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Morning Call: pick of the papers

The ten must-read comment pieces from this morning's papers.

1. Smart Alex Salmond has had a nasty run-in with reality (Daily Telegraph)

The latest assault from London on keeping the pound and Brussels on joining the EU has left the SNP leader bruised and battered, writes Alan Cochrane. 

2. With seven months to go to the Scottish referendum, the scaremongering has begun (Guardian)

It is simply not true that an independent Scotland would get no place in the EU or a currency union, says Angus Roxburgh. We need facts not scare tactics.

3. Clegg may be batting his eyelashes at Labour, but he won't turn a cold shoulder on the Tories (Independent)

The key issue in any future negotiations for a coalition is the precise context in which they take place, not Clegg’s politics, writes Steve Richards. 

4. How we ended up paying farmers to flood our homes (Guardian)

This government let the farming lobby rip up the rulebook on soil protection – and now we are suffering the consequences, says George Monbiot.

5. The storms reveal how little governments can do (Financial Times)

We have come to see the state as omnipotent in the face of any problem, writes Janan Ganesh. 

6. Cameron's student visa policy is a disastrous own goal (Guardian)

The prime minister's careless immigration pledge is putting off some of our brightest visitors – and damaging Britain, says Timothy Garton Ash.

7. Scotland can be a model for how to split (Financial Times)

There are remarkably few examples of nations breaking up in a civilised way, writes Gideon Rachman. 

8. Salmond’s case for keeping sterling is bluster and abuse (Times)

By the SNP’s logic Britain should adopt the dollar, writes John McTernan. 

9. Fashion is one of the most hyper-capitalist businesses (Guardian)

Haute couture is one of the very few businesses allowed to present itself as not being wholly about commerce, but the facts say otherwise, writes Aditya Chakrabortty.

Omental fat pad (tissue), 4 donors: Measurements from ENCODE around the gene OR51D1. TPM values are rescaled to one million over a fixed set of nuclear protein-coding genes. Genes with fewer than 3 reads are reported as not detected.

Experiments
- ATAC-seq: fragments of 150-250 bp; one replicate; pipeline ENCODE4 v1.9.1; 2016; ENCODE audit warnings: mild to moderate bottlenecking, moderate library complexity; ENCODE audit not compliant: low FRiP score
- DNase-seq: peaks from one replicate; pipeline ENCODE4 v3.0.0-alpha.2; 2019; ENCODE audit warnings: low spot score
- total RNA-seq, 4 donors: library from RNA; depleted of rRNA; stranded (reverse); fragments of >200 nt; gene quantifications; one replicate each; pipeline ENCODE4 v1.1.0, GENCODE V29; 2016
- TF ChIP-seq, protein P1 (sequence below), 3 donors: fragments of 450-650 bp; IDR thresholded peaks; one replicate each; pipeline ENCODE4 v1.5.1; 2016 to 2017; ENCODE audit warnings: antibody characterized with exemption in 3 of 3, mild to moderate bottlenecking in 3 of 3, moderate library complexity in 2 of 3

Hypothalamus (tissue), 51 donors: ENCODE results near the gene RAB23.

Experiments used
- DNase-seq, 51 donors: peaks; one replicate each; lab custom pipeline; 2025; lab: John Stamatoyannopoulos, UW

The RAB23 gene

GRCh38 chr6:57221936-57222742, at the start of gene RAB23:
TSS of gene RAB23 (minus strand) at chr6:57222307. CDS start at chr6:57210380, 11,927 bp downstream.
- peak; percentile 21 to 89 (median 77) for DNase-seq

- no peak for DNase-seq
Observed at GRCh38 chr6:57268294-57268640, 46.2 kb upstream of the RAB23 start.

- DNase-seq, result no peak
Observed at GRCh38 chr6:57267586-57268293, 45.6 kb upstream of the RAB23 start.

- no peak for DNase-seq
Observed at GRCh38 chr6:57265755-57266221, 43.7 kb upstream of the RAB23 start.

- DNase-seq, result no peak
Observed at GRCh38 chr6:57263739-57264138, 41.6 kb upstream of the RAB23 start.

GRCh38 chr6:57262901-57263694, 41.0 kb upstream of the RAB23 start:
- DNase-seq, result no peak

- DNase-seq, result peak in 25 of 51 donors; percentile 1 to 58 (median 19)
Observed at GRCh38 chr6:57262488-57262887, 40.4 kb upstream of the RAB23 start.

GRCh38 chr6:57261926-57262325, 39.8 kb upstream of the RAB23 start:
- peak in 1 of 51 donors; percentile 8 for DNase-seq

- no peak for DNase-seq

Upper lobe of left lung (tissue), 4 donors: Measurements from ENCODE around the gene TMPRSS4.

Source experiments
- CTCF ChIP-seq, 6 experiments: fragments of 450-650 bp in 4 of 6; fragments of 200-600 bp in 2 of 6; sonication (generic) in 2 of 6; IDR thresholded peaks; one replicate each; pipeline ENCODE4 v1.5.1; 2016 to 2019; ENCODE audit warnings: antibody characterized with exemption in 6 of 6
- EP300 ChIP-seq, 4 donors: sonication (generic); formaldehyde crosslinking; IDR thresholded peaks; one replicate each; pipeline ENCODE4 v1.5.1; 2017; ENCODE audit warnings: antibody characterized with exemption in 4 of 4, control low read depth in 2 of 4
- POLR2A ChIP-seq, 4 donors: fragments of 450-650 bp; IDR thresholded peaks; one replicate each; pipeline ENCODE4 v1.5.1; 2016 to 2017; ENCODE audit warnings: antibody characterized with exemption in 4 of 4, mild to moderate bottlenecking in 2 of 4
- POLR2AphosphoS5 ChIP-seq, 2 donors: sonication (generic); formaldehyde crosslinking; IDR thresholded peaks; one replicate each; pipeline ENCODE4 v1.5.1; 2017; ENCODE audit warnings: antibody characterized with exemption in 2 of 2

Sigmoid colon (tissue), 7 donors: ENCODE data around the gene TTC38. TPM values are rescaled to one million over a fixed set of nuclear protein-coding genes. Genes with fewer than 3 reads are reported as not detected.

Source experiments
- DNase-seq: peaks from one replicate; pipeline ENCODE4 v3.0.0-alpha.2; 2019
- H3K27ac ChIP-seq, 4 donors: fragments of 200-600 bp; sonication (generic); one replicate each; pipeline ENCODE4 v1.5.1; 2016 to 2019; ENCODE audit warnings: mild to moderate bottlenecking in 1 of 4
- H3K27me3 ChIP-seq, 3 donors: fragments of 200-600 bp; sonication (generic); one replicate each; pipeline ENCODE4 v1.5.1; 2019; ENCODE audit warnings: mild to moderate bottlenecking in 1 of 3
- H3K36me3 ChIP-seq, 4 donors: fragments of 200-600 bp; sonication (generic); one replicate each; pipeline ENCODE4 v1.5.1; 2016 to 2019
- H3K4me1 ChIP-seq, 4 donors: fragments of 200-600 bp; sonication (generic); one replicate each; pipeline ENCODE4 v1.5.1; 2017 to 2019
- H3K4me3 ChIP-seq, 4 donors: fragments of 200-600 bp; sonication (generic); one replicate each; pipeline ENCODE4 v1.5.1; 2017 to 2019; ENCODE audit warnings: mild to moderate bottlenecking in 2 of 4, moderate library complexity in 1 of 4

10. Clegg’s Dangerous Shift (Times)

In his attempt to woo the left, the Deputy Prime Minister risks losing voters in southern and rural constituencies, says a Times editorial. 

New Statesman
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Quiz: Can you identify fake news?

The furore around "fake" news shows no sign of abating. Can you spot what's real and what's not?

Hillary Clinton has spoken out today to warn about the fake news epidemic sweeping the world. Clinton went as far as to say that "lives are at risk" from fake news, the day after Pope Francis compared reading fake news to eating poop. (Side note: with real news like that, who needs the fake stuff?)

The sweeping distrust in fake news has caused some confusion, however, as many are unsure about how to actually tell the reals and the fakes apart. Short from seeing whether the logo will scratch off and asking the man from the market where he got it from, how can you really identify fake news? Take our test to see whether you have all the answers.

 

 

In all seriousness, many claim that identifying fake news is a simple matter of checking the source and disbelieving anything "too good to be true". Unfortunately, however, fake news outlets post real stories too, and real news outlets often slip up and publish the fakes. Use fact-checking websites like Snopes to really get to the bottom of a story, and always do a quick Google before you share anything. 

Amelia Tait is a technology and digital culture writer at the New Statesman.